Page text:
Wenik infusion (birch infusion)

In the Finnish sauna and Russian banya essential oil additives are not usual. Here, water is either poured on or with birch water , in which the birch tufts (in Finland Vihta or Vasta , in Russia called Wenik ), which are used to knock off the skin (" Quästen "), have been soaked. There are seldom sauna masters in public saunas / banjas, but it is common for the sauna bathers to do the infusion themselves. There is hardly any sauna visit without an infusion, and a lot of infusion water is usually used.

During the Wenik infusion, the sauna bathers knock off their bodies themselves or each other with the Weniks, which has a pleasantly refreshing effect and stimulates the blood circulation. In addition, the layer of air on the surface of the skin is swirled around, thereby increasing sweat production.

In Central Europe, some birch aroma is added to the infusion water for Wenik infusions in order to intensify the birch scent.

Decomposition products

The surface temperature of the stones that are poured with infusion is usually between 100 ° C and 250 ° C. Stones lying deeper can have surface temperatures of up to 450 ° C. From a temperature of around 200 ° C, the organic components contained in the infusion water can decompose. Under unfavorable conditions, this can lead to an increased concentration of formaldehyde in particular .

Sauna championships

In principle there are two different types of sauna championships: on the one hand, championships in sauna, on the other hand, championships for sauna infusions.

Between 1999 and 2010, Sauna World Championships were held annually in Heinola, Finland . After a Russian finalist collapsed in the sauna and died in 2010, the organizers decided not to hold any further events. An "Open German Championship" has been held in Germany every year since 2005.

The world championship for sauna infusions has been held since 2009. The winner in the competition for the “Experience Infusion” is considered the world champion. In addition to the world championships, there are state, state and European championships for sauna infusions. The 2013 World Championship (Sauna World Cup 2013) was won by Dirk van Offel from Belgium. He prevailed against 35 participants from 23 nations. Since 2016, the Aufguss World Cup has been held in Wendisch Rietz ( Brandenburg ) in one of the world's largest show saunas, the Satama Sauna Park, which can hold 200 spectators. From 17th to 23rd In September 2018, 82 Aufguss masters from almost 20 nations and a total of around 2,500 guests were expected there.


Home saunas can be bought in hardware stores, mail order houses, on the Internet or in stores that sell and / or install baths. A three-phase alternating current connection is usually required , as is also required for an electric stove. This is moved from the fuse box to the location of the sauna. A sauna heater often has an output of 10 kW. A sauna usually has a heating time of around 70–80 ° C after 20–30 minutes.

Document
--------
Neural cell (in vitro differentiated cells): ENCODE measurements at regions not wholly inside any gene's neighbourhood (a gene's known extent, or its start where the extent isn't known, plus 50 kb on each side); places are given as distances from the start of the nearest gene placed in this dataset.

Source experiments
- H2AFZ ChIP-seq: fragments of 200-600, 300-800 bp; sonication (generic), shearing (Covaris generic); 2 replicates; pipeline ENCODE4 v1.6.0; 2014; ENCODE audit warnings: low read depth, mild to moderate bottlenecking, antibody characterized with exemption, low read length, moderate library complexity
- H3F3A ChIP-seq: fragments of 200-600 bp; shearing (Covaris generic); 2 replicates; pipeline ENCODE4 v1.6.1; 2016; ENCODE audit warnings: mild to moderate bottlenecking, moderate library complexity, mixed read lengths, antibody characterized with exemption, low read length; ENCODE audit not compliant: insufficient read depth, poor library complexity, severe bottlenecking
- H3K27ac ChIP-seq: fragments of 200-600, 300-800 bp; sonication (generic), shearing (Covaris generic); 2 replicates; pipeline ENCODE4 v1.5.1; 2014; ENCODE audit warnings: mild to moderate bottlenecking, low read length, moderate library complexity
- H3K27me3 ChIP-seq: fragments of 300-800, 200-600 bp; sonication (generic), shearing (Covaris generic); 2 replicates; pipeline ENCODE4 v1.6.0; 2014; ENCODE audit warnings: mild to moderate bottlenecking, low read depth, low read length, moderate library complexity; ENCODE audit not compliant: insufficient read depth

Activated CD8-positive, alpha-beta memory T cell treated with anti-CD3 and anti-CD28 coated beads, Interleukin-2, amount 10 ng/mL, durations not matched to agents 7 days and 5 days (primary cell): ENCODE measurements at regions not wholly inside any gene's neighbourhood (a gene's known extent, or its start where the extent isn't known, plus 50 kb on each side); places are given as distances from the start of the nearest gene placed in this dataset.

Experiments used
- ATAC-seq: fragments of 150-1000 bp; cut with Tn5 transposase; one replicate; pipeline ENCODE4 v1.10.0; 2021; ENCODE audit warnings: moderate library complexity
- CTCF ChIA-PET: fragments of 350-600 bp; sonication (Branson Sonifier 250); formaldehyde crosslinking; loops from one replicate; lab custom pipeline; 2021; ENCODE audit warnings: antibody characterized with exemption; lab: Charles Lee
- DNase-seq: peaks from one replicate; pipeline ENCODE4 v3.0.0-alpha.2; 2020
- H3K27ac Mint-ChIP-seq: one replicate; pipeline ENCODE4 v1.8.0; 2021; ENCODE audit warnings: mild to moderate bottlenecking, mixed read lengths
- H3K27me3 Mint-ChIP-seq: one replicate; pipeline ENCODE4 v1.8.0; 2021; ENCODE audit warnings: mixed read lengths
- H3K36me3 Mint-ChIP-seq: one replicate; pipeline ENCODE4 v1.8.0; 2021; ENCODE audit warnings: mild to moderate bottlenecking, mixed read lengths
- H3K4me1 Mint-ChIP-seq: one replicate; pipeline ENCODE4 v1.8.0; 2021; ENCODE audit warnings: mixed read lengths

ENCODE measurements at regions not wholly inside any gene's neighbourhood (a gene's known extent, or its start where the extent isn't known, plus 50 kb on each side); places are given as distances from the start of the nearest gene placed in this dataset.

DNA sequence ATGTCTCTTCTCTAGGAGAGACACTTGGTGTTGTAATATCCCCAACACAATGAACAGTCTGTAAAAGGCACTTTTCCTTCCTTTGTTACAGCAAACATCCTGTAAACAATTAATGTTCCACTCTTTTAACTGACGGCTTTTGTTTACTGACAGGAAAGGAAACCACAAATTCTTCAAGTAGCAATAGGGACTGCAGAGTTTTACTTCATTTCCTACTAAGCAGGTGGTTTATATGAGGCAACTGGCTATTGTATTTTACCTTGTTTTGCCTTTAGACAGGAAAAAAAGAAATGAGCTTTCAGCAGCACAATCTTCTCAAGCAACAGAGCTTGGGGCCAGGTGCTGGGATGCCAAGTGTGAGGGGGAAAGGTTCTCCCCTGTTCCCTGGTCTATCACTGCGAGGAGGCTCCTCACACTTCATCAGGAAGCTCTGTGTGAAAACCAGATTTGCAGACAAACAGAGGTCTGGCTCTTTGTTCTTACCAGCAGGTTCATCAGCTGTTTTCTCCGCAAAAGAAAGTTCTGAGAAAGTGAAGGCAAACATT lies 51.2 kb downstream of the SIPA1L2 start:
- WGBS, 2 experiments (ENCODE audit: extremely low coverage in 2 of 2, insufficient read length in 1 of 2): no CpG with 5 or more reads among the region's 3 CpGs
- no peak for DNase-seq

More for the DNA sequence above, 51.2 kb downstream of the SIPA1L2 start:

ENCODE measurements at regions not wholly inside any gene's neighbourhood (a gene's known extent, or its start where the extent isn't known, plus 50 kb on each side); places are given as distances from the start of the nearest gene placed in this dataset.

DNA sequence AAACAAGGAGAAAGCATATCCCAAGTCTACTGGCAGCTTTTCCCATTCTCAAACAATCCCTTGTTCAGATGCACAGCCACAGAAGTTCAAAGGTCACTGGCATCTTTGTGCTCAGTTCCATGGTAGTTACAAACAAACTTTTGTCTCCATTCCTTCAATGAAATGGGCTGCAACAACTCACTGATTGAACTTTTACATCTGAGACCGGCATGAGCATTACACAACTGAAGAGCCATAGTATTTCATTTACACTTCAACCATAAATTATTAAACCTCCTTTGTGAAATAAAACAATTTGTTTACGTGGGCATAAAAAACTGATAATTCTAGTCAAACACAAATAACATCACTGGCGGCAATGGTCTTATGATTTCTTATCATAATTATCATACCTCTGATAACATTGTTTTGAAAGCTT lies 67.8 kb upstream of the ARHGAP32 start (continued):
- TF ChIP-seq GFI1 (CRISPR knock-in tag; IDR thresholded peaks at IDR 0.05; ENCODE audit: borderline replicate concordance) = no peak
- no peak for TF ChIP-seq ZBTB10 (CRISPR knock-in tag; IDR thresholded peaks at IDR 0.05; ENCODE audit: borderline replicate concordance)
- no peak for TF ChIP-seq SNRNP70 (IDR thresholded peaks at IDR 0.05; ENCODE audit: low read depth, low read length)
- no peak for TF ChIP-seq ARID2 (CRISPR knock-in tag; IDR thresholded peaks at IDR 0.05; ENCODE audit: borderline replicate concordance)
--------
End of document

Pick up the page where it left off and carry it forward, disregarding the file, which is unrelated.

In 2000, the German Federal Association of Swimming Pool Technology e. V. (BFST) and the Federal Association of Swimming Pool, Sauna and Water Technology e. V. (BSSW) the Federal Association of Swimming Pools & Wellness e. V. (bsw). There is also the Federal Association of Saunabau, Infrared- and Steam Baths. V.

The "Aquanale" trade fair, which takes place every two years in Cologne, is the leading European and international trade fair for the industry.

In Germany there are (as of 2005) 2,400 public saunas, of which slightly more than 500 are privately run. According to the German Saunabund, these should be supplemented with around 5,100 sauna facilities in hotels and guest houses and around 3,800 saunas in sports facilities and fitness studios. The total number of public sauna facilities available to the German population can therefore be given as around 10,000, which is the highest number in the world according to the German Sauna Association.


  • , database for scientific specialist literature on the sauna bath (German Sauna Association)

Web links

Wiktionary: Sauna  - explanations of meanings, word origins, synonyms, translations
Commons : Saunas  - Collection of Images

Individual evidence

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  28. René Kowatsch: What can you experience at the Aufguss World Cup? in Märkische Oderzeitung on September 14, 2018, p. 13
  29. Website of the Federal Association of Swimming Pools & Wellness eV ( Memento of the original from October 26, 2011 in the Internet Archive ) Info: The archive link was automatically inserted and not yet checked. Please check the original and archive link according to the instructions and then remove this notice. @1@2Vorlage:Webachiv/IABot/